Dunleavy disbands Alaska climate response team

Gov. Michael Dunleavy introduces his amended state budget to reporters at a press availability at the Capitol in Juneau on Feb. 13, 2019.
Gov. Michael Dunleavy introduces his amended state budget to reporters at a press availability at the Capitol in Juneau on Feb. 13, 2019. (Photo by Skip Gray/360 North)

Alaska Republican Gov. Michael Dunleavy has formally disbanded the task force formed by his predecessor to guide the state’s response to global warming.

In an administrative order this week, Dunleavy revoked a separate, 2017 order by former Gov. Bill Walker, an independent, establishing the task force and a state climate change strategy.

Dunleavy’s order was not publicly announced. The governor’s office sent letters to task force members around 5 p.m. Friday informing them that their work for the task force “has ended.” The state’s website dedicated to the task force and strategy also appears to have been taken down.

In his administrative order this week, Dunleavy also revoked six other orders issued by Walker. Two relate to state workplace safety and employee privacy; another established a task force to explore commuter rail service between Anchorage and the Mat-Su; and another directed state agencies to stop discretionary spending on six big infrastructure projects because of Alaska’s substantial budget deficit.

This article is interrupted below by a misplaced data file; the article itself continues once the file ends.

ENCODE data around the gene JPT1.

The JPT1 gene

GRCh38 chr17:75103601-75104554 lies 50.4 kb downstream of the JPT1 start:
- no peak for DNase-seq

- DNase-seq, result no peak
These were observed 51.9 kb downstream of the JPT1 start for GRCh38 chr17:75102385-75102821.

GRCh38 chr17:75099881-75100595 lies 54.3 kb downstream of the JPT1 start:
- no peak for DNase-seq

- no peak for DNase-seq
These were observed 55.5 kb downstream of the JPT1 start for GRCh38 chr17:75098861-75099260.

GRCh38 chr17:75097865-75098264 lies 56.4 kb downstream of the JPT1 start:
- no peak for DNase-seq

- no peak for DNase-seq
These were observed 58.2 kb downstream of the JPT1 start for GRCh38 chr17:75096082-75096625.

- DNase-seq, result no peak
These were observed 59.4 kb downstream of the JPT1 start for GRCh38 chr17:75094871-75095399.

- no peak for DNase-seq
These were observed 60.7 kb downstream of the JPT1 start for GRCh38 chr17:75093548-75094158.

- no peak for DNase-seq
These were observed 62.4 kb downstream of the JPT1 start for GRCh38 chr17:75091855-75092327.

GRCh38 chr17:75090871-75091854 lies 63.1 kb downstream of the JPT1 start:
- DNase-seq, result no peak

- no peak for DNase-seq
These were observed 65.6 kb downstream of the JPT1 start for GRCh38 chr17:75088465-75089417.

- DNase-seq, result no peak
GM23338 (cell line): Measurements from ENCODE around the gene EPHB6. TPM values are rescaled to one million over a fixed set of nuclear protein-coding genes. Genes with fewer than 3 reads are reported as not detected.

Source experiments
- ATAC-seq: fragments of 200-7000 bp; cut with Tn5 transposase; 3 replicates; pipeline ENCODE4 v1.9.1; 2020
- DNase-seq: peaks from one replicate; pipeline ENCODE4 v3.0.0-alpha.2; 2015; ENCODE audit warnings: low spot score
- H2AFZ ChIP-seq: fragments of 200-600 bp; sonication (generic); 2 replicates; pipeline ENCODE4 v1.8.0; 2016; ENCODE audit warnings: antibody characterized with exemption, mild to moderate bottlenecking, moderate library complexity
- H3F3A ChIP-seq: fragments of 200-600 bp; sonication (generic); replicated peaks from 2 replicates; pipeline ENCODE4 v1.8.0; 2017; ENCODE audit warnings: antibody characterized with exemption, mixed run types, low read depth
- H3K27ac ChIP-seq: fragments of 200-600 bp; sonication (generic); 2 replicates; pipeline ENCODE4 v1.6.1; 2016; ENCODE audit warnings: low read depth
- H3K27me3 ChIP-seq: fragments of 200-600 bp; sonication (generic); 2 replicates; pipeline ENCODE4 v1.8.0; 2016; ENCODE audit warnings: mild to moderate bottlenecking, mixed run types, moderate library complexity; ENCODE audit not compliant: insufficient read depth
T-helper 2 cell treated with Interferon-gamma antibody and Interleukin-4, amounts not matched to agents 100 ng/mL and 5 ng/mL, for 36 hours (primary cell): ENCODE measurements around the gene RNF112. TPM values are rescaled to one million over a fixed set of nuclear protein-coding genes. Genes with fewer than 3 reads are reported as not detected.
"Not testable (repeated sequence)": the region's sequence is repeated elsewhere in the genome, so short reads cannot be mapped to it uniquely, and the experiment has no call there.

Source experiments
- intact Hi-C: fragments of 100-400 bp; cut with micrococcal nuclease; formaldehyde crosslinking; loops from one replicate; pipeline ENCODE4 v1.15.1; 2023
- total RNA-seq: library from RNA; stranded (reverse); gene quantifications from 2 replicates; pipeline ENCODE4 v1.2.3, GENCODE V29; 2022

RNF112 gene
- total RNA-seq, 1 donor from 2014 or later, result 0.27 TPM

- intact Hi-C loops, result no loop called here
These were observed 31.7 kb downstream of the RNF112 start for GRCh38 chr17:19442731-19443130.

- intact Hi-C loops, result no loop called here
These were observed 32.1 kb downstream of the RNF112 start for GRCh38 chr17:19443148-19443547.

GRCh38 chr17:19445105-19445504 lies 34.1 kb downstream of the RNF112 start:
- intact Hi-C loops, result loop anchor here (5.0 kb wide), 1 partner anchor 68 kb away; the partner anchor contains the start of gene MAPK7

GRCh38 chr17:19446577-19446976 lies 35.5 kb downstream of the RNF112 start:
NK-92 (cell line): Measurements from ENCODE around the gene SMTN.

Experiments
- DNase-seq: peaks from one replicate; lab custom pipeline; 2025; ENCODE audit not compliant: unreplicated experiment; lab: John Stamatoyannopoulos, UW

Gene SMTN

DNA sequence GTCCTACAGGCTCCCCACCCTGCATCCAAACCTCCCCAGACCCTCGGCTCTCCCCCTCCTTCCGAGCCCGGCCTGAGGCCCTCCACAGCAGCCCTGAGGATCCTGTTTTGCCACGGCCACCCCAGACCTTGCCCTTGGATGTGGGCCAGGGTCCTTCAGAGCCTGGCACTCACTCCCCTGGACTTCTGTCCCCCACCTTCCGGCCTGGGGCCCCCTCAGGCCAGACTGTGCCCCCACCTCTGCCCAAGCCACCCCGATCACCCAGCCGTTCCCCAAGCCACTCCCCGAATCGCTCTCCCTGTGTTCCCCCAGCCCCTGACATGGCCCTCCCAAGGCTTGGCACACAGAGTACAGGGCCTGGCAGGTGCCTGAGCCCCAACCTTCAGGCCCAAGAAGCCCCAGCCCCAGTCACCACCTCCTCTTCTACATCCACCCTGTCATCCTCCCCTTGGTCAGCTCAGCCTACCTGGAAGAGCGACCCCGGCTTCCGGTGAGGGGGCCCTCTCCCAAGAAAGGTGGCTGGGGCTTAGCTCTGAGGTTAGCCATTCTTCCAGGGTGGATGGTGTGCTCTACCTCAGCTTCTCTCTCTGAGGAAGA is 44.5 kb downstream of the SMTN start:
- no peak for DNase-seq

In a prepared statement, Dunleavy spokesman Matt Shuckerow said the Walker administrative orders “are no longer needed: They are no longer relevant, have fulfilled their intended purpose, are not aligned with the governor’s policy direction, and/or appear to have been made primarily for political or public relations purposes.”

“No governor should be tied to a previous administration’s work product or political agenda, and nobody should be surprised to see Gov. Dunleavy make this decision,” Shuckerow said. “Gov. Dunleavy’s focus continues to be on making Alaska safer, protecting the Permanent Fund dividend, encouraging economic growth and opportunity and putting Alaska on the path towards a permanent fiscal plan.”

The 20-member climate task force had been chaired by Walker’s lieutenant governor, Democrat Byron Mallott. In his order establishing the group, Walker described global warming as threatening the state’s natural resources and posing risks to residents’ “health, safety and economic future.”

Alaska has warmed at twice the rate of the global average since the mid-20th century, and the cost to the state between 2008 and 2030 could range from $3 billion to $6 billion, according to a federal climate report released in November.

Dunleavy, in an interview on the campaign trail, downplayed climate change’s effects on Alaska.

“I think we have a lot of issues that, in my opinion, are quite frankly and bluntly more important than the climate task force,” Dunleavy said. “And I’ll be focusing on these immediate issues for Alaska instead of focusing on the issues in this task force.”

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